The Olympics postponed. What comes next?

2 min read

Only three Olympic Games were cancelled since 1896. Ever. All of them (1916, 1940, 1944) because of a World War. (1940 should have been Japan, too, being the first non-Western country to have the honor to organize the Olympics.) Not even the bird flu, the swine flu or the Zika virus could stop the world’s biggest sport event.

But we are now at war, once again. Sort of. Even if our casualties don’t lie on battlefields and our cities our not bombed.

And on the 24 March the International Olympic Committee took a difficult, but probably wise decision.

The 2020 Games were not cancelled, though. Only postponed for a year or so. At least this is what was announced by Japanese Prime Minister Shinzo Abe. The Japanese Government tried hard to find another solution, in vain. The torch arrived on 21 March to Japan and – despite the welcoming ceremony being scaled down to avoid crowds – more than 50,000 people gathered there to see the flame. If the arrival of the torch causes such a havoc, how could you hold the Games behind closed doors? 600,000 overseas visitors were expected to flock the country, multiplying the risk of an uncontrollable pandemic.

Not to mention the safety of nearly 10,000 sports(wo)men, trainers and family members.

Just like every big decision, this one will have winners and losers, too.

And we’re not only talking about money, even though billions of dollars are at stake. Japan has already invested at least $12,6 billion (or more) into the 2020 Olympics and the cancellation would reduce the annual GDP growth by 1,4%. An estimate from a Japanese University claims that postponing the Games can cause up to $36 billion damage.

The Olympic village is already sold out, so the Japanese government either pays for the new owners to wait an extra year or must find another solution. With all the other facilities almost ready, too, the organizers need to find a way to keep them in good quality and guard the empty buildings, pools, tracks and fields for a year. 57% of the tickets is already sold. Thousands of sponsors paid many millions (marketing revenues have reached $3 billion so far), these contracts shall be revised. Cable channels or news outlets have already paid billions for media rights, e.g. the NBC Universal $ 4,4 billion for US media rights to cover the Olympics between 2014 and this year.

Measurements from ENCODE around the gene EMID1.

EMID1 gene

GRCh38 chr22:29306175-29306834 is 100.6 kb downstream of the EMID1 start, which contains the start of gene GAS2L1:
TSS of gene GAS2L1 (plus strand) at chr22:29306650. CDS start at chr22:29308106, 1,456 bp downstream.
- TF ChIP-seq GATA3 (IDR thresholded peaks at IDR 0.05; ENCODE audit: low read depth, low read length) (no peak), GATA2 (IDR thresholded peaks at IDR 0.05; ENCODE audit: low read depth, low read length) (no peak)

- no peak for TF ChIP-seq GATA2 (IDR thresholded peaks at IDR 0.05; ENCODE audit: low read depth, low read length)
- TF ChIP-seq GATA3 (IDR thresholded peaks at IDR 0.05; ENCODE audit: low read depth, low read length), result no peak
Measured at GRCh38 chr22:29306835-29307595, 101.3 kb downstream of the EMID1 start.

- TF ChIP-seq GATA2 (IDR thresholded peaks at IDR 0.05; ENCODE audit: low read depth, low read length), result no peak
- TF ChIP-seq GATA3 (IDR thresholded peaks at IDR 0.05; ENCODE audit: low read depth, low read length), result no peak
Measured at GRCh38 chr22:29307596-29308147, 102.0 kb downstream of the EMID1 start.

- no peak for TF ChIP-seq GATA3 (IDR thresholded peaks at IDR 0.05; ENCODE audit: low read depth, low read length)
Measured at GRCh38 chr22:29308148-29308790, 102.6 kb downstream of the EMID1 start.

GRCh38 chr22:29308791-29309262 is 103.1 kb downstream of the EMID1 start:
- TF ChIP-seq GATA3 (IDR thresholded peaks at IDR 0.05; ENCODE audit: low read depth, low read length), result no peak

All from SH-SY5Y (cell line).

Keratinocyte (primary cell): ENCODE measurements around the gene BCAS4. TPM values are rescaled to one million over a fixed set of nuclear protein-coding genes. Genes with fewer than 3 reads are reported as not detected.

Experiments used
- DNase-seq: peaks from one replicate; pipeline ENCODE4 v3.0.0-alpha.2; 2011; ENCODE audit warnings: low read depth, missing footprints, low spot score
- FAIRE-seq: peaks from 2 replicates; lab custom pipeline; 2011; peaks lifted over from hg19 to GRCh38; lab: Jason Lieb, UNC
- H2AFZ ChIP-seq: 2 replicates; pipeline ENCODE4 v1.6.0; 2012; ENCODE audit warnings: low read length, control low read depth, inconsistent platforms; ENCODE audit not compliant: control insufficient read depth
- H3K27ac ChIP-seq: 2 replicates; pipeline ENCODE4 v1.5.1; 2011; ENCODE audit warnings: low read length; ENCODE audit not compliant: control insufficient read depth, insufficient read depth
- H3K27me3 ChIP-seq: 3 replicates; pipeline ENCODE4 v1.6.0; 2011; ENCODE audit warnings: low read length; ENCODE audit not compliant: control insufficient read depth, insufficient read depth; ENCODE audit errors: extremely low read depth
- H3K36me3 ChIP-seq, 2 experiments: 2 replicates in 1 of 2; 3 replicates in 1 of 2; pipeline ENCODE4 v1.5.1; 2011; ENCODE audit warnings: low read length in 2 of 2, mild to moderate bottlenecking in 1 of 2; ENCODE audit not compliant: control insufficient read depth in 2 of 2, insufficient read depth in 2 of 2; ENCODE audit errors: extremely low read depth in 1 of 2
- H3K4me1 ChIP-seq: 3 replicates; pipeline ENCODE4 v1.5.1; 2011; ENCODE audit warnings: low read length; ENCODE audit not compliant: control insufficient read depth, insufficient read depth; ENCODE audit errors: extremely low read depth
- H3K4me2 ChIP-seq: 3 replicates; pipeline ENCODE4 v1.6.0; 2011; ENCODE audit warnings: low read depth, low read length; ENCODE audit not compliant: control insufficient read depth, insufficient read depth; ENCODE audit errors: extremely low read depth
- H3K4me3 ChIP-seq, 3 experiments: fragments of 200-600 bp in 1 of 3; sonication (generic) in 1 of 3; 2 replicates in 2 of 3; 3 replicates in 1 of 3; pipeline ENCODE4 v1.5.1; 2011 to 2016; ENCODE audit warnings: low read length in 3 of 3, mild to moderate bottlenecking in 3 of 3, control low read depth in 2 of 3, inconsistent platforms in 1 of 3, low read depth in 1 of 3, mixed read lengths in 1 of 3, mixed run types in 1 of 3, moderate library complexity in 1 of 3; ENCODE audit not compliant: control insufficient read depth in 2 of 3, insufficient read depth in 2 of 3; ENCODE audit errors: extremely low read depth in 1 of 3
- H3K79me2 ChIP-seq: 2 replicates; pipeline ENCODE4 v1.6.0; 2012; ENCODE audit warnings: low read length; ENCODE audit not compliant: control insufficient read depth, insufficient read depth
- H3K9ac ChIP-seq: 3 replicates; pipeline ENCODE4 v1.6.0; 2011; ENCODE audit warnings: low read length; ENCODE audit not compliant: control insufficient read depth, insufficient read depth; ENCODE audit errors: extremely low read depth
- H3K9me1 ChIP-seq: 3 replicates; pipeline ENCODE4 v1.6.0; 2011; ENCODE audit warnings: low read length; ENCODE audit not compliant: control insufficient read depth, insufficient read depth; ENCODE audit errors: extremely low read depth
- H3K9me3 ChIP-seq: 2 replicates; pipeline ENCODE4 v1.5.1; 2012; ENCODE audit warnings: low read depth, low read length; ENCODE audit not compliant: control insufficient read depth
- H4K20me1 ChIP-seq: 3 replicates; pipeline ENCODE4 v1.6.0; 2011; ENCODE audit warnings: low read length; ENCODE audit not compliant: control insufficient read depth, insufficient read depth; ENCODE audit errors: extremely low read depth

But I’d like to focus on the human side, too.

The ancient Olympics had strict rules. Every participant had to exercise for nine months at his home and for 30 other days in Olympia. Today, no one (besides the trainers) tells the athletes how long or how intensely they should train. They do that on their own, anyway, with machine like precision to reach their top forms for exactly the right moment.

And now all that effort, months or years of hard work are down the drain. For them, postponing the Olympics means rescheduling everything – but that can be done only after a new date has been set, hopefully within a few weeks. A new date could mean different circumstances, too: will it be spring with rains or winter time with snow?

And postponement also means possibly loosing valuable physical and mental strength, seconds or age. A heartbreaking outlook. An athlete mentioned in her Twitter feed that she was betting all in on 2020 because, well, because she is getting old and this would be her last chance. Alas, an extra year means a lot in cases like this.

The upside is that the decision on postponement was made now and not later on, for example in May, as it was originally planned.

For others, postponement actually could mean a second chance: since many qualifiers (cycling, football, boxing, archery, baseball, basketball, just to name a few) were postponed too, some have a tad more time to get qualified. Of course only if and when the schedule is ready, so they can modify their training.

As of now, the torch is in Japan and it should stay there as long as there is the slightest hope that the Games get a green light. Let’s hope that we can have the Olympic Games pretty soon and that “the Olympic flame can really become the light at the end of the tunnel in which the world finds itself at present” (as the IOC put it).

Leave a Reply

Your email address will not be published. Required fields are marked *

This website uses cookies to provide user authentication. Please indicate whether you consent to our site placing cookies on your device and agree with our Privacy Policy. To find out more, please read our Privacy and Cookie Policy